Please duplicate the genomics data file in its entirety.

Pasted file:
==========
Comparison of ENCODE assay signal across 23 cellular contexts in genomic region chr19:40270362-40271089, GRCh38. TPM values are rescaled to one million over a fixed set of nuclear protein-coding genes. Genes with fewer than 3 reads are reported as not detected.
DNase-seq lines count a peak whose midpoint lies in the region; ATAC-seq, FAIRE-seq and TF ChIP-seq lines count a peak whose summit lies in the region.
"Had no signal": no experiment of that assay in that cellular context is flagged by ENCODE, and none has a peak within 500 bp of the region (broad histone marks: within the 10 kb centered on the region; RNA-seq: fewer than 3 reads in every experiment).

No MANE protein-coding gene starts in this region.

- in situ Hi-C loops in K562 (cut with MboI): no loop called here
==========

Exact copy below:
Comparison of ENCODE assay signal across 23 cellular contexts in genomic region chr19:40270362-40271089, GRCh38. TPM values are rescaled to one million over a fixed set of nuclear protein-coding genes. Genes with fewer than 3 reads are reported as not detected.
DNase-seq lines count a peak whose midpoint lies in the region; ATAC-seq, FAIRE-seq and TF ChIP-seq lines count a peak whose summit lies in the region.
"Had no signal": no experiment of that assay in that cellular context is flagged by ENCODE, and none has a peak within 500 bp of the region (broad histone marks: within the 10 kb centered on the region; RNA-seq: fewer than 3 reads in every experiment).

No MANE protein-coding gene starts in this region.

- in situ Hi-C loops in K562 (cut with MboI): no loop called here